The deadline for submitting Form 941X depends on the time period. It is generally three or two years, depending on the date when the original Form 941 has been filed. For Q1 2020 (January – March), for example, Form 941 is due on April 30, 2020. If the employer has filed Forms 941 and paid tax by April 30th 2020, they have until April 30th 2023 to submit Form 941X. If an employee filed Form 941 April 30, 2020 and paid tax June 15, 2020 the deadline for submitting Form 941 X is June 15, 222.
Employee Retention Tax Credit (ERC), is a valuable financial benefit that helps employers to keep their employees employed and reduces the impact COVID-19 has on their organization or business.
The ERC can be claimed by filing Form 941 or Form 941-X with the IRS and reporting the qualified wages and costs of health insurance paid to eligible workers. The ERC credit can be claimed with IRS Forms 941 or 941X by reporting to them the qualified health insurance and wages costs as well as the amount claimed each quarter.
If you are an employer who meets the eligibility criteria for the ERC, you should not miss this opportunity to take advantage of this tax benefit. The ERC cannot be claimed forever. There is a deadline to claim it and a statute that limits its use. It is important to file your forms quickly and correctly. This article provides tips and resources that will help you avoid common errors. If you need clarification or assistance, you can contact the IRS.
ERCs are a powerful tool that can help your company or organization, as well as your employees. It can be used to help retain your employees, maintain your cash flow, and recover in the event of a pandemic. This article is intended to help you better understand the ERC, and how it can be claimed. Stay safe and thank you for reading.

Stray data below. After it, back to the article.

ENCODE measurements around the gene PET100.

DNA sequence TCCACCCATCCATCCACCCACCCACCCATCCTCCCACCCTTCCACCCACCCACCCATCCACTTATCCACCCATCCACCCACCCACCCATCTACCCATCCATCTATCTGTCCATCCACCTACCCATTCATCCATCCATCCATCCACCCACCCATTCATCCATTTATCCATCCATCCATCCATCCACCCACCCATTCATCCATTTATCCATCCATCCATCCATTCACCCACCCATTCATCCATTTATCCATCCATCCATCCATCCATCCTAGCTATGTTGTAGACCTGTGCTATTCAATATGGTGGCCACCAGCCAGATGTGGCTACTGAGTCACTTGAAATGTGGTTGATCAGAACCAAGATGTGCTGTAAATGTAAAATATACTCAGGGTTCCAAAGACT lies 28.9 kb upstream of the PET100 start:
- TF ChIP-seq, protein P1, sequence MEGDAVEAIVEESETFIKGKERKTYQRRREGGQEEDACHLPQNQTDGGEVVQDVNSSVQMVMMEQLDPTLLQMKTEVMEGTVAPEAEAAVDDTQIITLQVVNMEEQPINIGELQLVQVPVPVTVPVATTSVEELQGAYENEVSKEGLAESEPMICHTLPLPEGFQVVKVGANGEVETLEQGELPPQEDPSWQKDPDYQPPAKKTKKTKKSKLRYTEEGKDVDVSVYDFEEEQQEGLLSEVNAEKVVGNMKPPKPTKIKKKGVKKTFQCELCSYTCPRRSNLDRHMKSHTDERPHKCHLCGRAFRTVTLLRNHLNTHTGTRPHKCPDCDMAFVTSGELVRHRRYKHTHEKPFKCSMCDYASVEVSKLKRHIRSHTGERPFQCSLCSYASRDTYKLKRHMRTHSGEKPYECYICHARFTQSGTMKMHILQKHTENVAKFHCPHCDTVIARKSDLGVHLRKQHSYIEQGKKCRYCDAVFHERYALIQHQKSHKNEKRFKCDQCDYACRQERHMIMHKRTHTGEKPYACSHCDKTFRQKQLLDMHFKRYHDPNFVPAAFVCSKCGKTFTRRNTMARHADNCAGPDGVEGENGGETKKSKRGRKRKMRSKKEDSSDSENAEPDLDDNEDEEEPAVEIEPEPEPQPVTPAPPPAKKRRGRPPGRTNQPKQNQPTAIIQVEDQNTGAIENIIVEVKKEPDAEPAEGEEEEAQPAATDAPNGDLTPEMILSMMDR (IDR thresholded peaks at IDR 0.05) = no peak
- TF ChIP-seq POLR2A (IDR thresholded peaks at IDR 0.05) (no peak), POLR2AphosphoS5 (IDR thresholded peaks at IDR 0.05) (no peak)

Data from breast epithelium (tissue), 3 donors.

Synergi Employee Retention Credit
What is the ERC?
Employee Retention Credit: This is a credit that employers can claim if they retained employees during the COVID-19 pandemic.
The CARES Act, passed by Congress in March of this year, was amended in December of that year by the CAA Act. In March 2021, the ARPA Act (American Rescue Plan Act of 2021), was extended.
Are all ERC applicants eligible?
ERC eligibility is not universal. Only employers who paid wages and retained employees between March 13, 2019, and December 31, 2020, are eligible.
You can read more about the criteria here. Here are some highlights.
- A government order imposed a suspension (full or partial) on the business or organization due to COVID-19.
- Their gross receipts in a quarter of 2020 or 2021 are less than the percentage of their gross revenue in the same quarter of 2019.
- They are a recovery startup business that began operations after February 15, 2020, and has average annual gross receipts of no more than $1 million.
How much does the ERC cost?
The amount of ERC that a company will receive depends on a number of factors.
One of the factors is the length of time the company has been in business, the number and type of employees it has, the amount that qualifies as wages, or the health insurance premiums paid to employees who are eligible. For a detailed explanation of ERC, you can read the article mentioned above.
How to claim your ERC?
To receive the ERC, employers must file with the IRS a Form 941-X (revised employment tax returns) or a Federal Employment Tax Reform.
The employer must report the qualified wages and health insurance costs paid to eligible employees and the amount of credit claimed for each quarter.
When is the deadline to submit the ERC form?
There are two different deadlines to file the ERC Forms: Form 941 (Form 941-X) and Form 941 (941).
For Form 941 is generally the last day of the month following the end of each quarter. Meanwhile, the deadline for Form 941-X is generally three years from the date that the original Form 941 was filled. It can be as late as two years after you paid the tax, but the later date is the preferred date.